Family Legacies

My mother-in-law, Wanda Faye Blankenship, was a wonderful woman. It’s been nearly twenty-one years since she passed due to complications of Parkinson’s. She loved to work in her garden. She hybridized iris and attended iris conventions all over the country with my father-in-law in tow. Daddy was very supportive of her gardening and helped her with establishing her flower beds.

The iris in the photo came from her garden. She was very good at keeping her plants thinned and blooming well. I’ve let mine get out of hand and they need to be divided and moved where they will get full sun. In order to do that I need new beds made in a sunnier location.

I thought that these iris were called Wabash but when I looked it up I could see that these lack the white edge on the purple falls. I believe they are an older variety since they are not as ruffled as most of the tall bearded iris I see when I search online.

Mom had several people contact her about buying the older varieties like this one to use in their hybridization. I don’t know much about it but I remember her telling me that over time growers need to go back to the older, smaller varieties to cross with the newer varieties.

The farm where our daughter lives now used to have most of the yard taken up in iris beds, all tagged and labeled and in various stages of growth. I would love to devote a good portion of our yard on the north side of the house to a flower garden with a few beds for veggies and herbs thrown in for good measure.

I want to take better care of what Mom gave me all those years ago and once the beds are established they aren’t that difficult to maintain especially if the beds are raised about ten or twelve inches.

On a much larger scale Audrey is continuing the Blankenship family legacy herself in managing the farm her grandparents worked so hard to establish. She is beginning a vegetable garden this year and is raising chicks for flock of chickens. Eventually they will pick out a bull calf to castrate and raise for beef for the freezer.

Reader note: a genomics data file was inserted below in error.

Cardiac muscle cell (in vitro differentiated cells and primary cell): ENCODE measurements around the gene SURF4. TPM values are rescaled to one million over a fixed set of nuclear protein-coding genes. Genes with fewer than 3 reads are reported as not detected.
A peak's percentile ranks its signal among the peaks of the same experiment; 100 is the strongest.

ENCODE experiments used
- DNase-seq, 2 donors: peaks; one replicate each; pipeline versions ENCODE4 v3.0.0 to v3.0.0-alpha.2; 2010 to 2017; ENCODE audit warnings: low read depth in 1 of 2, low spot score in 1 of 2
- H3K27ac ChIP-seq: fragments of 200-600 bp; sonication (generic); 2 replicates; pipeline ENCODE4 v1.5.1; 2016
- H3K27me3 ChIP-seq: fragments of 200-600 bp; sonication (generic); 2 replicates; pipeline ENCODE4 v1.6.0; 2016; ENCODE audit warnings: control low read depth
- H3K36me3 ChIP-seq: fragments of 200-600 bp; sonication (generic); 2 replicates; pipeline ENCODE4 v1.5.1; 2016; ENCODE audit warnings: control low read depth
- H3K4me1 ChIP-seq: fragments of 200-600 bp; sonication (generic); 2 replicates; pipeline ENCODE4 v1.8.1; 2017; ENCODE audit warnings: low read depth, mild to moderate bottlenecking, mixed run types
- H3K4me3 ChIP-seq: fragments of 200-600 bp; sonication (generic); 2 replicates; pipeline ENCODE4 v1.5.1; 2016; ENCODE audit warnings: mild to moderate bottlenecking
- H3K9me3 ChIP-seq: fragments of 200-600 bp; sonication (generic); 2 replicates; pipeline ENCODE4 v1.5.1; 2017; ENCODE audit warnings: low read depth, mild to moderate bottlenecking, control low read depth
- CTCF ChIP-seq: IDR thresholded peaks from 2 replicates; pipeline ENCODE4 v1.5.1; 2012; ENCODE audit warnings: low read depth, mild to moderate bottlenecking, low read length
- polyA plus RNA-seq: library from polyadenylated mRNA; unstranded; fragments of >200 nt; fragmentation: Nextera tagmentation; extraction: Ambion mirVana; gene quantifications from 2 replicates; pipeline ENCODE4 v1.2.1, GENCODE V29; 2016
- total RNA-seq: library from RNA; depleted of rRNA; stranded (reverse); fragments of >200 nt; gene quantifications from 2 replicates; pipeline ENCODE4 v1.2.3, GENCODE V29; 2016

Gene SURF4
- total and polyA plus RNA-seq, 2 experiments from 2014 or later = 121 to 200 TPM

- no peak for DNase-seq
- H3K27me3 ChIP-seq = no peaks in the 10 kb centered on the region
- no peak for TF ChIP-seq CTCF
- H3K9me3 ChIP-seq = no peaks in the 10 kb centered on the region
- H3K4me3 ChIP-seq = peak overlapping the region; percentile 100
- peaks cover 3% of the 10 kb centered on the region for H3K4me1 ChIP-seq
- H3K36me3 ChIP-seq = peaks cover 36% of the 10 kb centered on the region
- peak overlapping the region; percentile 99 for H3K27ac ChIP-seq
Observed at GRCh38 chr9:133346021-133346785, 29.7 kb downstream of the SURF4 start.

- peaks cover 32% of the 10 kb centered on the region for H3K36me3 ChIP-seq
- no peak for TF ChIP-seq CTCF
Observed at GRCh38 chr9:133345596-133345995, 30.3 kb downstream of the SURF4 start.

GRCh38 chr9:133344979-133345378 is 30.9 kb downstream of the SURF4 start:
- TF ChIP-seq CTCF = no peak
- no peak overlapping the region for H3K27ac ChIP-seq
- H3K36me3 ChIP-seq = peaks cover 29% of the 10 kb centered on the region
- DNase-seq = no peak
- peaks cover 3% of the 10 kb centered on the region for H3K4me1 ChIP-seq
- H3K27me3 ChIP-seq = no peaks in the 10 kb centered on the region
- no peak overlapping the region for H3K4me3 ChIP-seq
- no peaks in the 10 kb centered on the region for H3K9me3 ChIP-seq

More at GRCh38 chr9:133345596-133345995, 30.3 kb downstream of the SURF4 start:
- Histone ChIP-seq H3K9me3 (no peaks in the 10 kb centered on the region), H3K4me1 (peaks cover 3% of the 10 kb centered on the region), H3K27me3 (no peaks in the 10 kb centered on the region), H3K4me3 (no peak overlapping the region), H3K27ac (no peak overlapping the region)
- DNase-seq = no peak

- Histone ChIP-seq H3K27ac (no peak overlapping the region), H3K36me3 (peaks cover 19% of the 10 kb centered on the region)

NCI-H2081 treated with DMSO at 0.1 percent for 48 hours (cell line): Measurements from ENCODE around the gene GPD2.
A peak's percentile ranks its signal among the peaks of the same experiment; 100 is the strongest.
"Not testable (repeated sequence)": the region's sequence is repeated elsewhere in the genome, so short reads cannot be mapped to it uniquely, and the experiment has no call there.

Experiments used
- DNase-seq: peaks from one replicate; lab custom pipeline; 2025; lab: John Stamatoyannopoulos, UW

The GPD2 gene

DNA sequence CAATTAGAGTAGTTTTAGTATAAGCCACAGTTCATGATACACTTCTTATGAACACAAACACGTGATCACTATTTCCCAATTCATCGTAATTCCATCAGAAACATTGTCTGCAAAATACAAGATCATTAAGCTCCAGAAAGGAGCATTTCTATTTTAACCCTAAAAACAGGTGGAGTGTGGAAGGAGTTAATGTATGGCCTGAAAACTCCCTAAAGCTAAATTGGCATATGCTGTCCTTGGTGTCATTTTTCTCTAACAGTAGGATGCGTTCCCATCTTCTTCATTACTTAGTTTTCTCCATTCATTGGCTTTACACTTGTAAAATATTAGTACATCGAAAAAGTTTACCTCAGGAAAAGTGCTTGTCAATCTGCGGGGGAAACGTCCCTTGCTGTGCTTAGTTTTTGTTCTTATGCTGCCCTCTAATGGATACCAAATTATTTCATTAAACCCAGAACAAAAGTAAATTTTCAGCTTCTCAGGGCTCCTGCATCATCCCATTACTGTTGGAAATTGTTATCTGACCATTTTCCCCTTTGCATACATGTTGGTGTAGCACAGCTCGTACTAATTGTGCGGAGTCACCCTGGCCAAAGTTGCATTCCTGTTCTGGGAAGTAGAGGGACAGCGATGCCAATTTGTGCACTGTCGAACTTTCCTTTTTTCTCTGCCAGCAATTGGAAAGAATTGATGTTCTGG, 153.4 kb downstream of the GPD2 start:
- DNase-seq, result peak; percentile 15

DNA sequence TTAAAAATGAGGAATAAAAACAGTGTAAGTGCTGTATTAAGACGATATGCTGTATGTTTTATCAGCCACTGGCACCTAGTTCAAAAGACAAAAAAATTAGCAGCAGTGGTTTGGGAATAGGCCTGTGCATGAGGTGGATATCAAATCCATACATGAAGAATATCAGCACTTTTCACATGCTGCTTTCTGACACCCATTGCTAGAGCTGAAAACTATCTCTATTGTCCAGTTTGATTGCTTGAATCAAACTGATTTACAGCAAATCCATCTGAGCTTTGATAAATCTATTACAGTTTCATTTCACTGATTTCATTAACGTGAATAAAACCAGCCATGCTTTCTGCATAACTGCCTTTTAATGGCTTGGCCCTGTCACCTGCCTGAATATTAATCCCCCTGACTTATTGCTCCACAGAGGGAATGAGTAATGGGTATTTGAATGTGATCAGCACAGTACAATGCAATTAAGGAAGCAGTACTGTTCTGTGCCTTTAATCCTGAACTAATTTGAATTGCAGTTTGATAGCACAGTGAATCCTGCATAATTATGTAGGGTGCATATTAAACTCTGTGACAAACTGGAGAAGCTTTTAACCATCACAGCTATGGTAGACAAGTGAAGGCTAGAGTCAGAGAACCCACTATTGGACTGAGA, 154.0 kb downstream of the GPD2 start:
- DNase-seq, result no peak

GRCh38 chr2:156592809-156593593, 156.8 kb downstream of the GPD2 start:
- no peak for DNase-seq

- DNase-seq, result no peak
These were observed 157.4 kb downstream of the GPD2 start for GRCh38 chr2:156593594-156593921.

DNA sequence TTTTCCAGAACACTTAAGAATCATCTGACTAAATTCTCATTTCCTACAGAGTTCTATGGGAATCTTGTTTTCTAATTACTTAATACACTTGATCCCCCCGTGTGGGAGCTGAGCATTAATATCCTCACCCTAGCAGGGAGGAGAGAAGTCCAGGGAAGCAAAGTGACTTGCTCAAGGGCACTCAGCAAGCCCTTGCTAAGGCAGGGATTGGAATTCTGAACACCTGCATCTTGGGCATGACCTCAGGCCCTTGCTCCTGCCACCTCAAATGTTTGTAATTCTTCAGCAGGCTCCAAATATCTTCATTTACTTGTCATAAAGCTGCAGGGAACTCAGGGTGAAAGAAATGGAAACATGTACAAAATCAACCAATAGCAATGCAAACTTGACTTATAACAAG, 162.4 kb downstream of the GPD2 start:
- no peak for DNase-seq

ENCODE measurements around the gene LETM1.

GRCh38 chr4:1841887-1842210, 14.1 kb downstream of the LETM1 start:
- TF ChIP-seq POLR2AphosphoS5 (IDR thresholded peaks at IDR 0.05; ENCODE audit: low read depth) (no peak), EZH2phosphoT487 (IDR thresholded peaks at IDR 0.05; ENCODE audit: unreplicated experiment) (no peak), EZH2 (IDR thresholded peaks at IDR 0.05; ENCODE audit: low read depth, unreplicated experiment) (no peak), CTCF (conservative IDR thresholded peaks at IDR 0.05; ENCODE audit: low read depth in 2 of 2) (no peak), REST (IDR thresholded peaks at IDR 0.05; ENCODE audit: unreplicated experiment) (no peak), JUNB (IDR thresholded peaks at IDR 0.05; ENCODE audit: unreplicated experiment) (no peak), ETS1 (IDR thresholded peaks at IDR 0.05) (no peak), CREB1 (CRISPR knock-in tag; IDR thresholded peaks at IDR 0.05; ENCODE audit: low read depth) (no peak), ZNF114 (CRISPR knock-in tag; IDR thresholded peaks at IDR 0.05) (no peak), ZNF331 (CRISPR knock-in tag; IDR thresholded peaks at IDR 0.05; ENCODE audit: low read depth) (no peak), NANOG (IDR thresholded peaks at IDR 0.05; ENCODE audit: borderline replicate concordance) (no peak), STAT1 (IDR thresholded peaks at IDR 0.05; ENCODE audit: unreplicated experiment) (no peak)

I expect that her hay guy will be out soon to look at fertilizing the hay field and getting ready for a good hay crop or two this season. It’s been very wet this spring and it needs to dry out a bit so he can get in the field to put down the fertilizer. Audrey had been doing all the work getting the hay field ready for cutting and baling since she and David and the kids moved out to the farm in 2018, but she was pregnant with Gabriel last summer and wasn’t able to be on the tractor.

This is Audrey harrowing one of the pastures three years ago. It makes her father and I so proud to see her working the farm where she spent so much time as a child and young adult. Her grandfather taught her to drive a tractor, perhaps that very tractor for all I know!

It’s good to know that the farm is in good hands in the years to come and that our grandchildren will be raising their families the way they are being raised. We wouldn’t have what we do now if it hadn’t been for Dave and Wanda Blankenship and all the hard work they put in over the decades to make that property what it is today. Thanks, Mom. Thanks Daddy. We appreciate it and we’re doing our best to make you both proud.

Wanda Faye Blankenship

Published by thenerdyyarnlady

I am a Native Texan, Wife, Mother, Grandmother, Great-Grandmother, Catholic Convert residing in rural North East Texas since 1975 when I married my husband and this small town girl became a country girl. I was taught to knit at the age of ten and discovered the writings of Elizabeth Zimmerman shortly after I married. I learned to ‘unvent’ things as I went along, to create my own patterns and generally have a blast with yarn and needles. In the mid 1980’s I explored the idea of spinning my own yarn and eventually got interested in weaving on a floor loom. I have three spinning wheels and a 24″ four-shaft Herald floor loom that I purchased from a friend in the 1990’s. I also enjoy sewing, tatting and making rosaries. I have a work room that contains my fiber, yarn, floor loom, sewing machines, serger and rosary making supplies. I have a spinning corner in a bedroom next to my work room, both with north windows looking toward the creek.

One thought on “Family Legacies

  1. What a wonderful memory! This is just how I got into my iris life as well–a grandmother in-law who grew, showed, hybridized, and lived the iris life. Those in your picture are beauties.


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